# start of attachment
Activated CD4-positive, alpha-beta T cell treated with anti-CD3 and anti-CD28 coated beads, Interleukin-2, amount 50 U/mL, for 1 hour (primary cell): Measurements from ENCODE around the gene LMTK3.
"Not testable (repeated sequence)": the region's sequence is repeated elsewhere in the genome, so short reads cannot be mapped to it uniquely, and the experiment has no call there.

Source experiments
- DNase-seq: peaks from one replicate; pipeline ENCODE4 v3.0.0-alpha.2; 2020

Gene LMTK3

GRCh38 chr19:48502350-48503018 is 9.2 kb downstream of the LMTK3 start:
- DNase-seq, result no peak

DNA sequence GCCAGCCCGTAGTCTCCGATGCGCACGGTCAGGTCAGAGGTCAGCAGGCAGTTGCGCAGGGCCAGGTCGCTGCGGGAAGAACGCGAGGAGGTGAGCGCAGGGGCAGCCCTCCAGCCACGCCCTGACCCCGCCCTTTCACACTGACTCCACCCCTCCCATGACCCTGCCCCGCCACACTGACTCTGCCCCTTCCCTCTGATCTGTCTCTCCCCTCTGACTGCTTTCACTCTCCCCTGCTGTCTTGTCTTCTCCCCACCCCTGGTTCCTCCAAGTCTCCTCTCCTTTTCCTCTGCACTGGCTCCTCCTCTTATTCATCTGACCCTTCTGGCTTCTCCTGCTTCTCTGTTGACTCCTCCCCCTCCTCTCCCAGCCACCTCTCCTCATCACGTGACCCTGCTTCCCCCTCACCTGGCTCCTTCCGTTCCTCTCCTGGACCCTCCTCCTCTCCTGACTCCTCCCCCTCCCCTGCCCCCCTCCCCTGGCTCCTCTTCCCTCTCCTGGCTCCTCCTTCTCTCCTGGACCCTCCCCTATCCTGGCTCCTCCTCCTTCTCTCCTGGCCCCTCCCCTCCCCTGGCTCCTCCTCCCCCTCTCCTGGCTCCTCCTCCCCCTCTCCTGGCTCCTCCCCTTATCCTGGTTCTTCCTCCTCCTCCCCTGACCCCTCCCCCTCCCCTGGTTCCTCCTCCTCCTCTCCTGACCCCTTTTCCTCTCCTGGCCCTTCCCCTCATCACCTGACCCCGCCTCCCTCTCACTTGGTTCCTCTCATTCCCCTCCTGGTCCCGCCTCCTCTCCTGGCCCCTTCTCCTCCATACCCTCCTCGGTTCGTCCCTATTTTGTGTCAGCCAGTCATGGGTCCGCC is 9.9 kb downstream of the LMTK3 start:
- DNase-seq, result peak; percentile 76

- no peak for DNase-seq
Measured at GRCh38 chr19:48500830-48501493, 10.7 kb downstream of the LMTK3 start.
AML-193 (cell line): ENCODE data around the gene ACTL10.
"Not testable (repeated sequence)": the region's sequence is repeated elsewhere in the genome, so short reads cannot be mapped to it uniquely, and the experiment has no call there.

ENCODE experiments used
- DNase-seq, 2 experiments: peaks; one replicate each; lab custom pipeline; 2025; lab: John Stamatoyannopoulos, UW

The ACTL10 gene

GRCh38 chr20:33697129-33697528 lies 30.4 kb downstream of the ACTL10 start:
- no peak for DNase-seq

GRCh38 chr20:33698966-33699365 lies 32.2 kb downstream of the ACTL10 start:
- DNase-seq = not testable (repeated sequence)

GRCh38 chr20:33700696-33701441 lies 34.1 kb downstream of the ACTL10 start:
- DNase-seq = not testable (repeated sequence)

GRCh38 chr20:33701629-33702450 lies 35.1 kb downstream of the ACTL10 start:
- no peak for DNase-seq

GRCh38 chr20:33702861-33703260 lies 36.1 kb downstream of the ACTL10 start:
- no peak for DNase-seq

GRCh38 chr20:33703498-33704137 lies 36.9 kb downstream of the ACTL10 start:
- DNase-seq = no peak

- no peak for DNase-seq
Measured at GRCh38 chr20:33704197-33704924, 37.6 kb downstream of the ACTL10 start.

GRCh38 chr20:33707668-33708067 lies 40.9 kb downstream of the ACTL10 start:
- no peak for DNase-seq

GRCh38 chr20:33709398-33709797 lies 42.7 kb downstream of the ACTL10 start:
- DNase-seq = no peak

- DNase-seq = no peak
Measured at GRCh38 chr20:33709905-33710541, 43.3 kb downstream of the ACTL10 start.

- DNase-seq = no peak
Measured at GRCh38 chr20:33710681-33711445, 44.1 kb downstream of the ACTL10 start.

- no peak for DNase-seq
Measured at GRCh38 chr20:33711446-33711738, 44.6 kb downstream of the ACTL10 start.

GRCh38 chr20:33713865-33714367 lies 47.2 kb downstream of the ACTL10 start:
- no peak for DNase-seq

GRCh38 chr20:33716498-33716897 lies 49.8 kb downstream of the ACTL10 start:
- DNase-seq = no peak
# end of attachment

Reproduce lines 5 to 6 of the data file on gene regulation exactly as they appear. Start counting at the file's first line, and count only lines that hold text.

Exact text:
Gene LMTK3

GRCh38 chr19:48502350-48503018 is 9.2 kb downstream of the LMTK3 start: